Deakin University
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Impact of cigarette smoking on the relationship between body mass index and coronary heart disease: a pooled analysis of 3264 stroke and 2706 CHD events in 378579 individuals in the Asia Pacific region

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journal contribution
posted on 2024-06-05, 06:16 authored by Asia Pacific Cohort Studies Collaboration, Rachel HuxleyRachel Huxley, Koshi Nakamura, TH Lam, Federica Barzi, G David Batty, Sebastien Czernichow, Hirotsugu Ueshima, Hyeon Chang Kim, Jean Woo Wong, Xianghua Fang, Valery Feign, Mark Woodward
Background: Elevated levels of body mass index (BMI) and smoking are well established lifestyle risk factors for coronary heart disease (CHD) and stroke. If these two risk factors have a synergistic relationship, rigorous lifestyle modification may contribute to greater reduction in cardiovascular burden than previously expected. Methods: A pooled analysis of individual participant data from 38 cohorts, involving 378,579 participants. Hazards ratios (HRs) and 95% confidence intervals (CIs) for BMI by cigarette smoking status were estimated using Cox proportional hazard models. Results: During a mean follow-up of 3.8 years, 2706 CHD and 3264 strokes were recorded. There was a log-linear, positive relationship of BMI with CHD and stroke in both smokers and nonsmokers with evidence of a synergistic effect of smoking on the association between BMI and CHD only: HRs (95% CIs) associated with a 2 kg/m2 higher BMI were 1.13 (1.10 – 1.17) in current smokers and 1.09 (1.06 – 1.11) in non-smokers (p-value for interaction = 0.04). Conclusion: Smoking amplifies the positive association between BMI and CHD but not stroke. If confirmed, these results suggest that effective strategies that target smoking cessation and weight loss are likely to have a greater impact than anticipated on reducing the burden of CHD.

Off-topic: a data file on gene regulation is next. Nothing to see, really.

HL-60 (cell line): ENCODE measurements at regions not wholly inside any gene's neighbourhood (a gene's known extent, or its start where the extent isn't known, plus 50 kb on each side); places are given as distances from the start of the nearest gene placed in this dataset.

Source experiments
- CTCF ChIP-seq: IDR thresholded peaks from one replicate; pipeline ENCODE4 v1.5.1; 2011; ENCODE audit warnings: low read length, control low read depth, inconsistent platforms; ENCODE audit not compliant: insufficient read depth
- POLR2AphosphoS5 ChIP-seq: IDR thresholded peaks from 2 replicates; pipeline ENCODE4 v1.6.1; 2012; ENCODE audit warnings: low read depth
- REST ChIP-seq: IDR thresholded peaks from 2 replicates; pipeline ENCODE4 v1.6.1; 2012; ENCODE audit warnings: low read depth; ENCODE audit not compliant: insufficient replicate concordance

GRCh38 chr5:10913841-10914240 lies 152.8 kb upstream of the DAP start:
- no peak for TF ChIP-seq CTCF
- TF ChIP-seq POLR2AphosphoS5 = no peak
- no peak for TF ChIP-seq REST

BMC Public Health



Article number



London, Eng.

Open access

  • Yes





Publication classification

C1.1 Refereed article in a scholarly journal

Copyright notice

2009, Huxley and The Asia Pacific Cohort Studies Collaboration


BioMed Central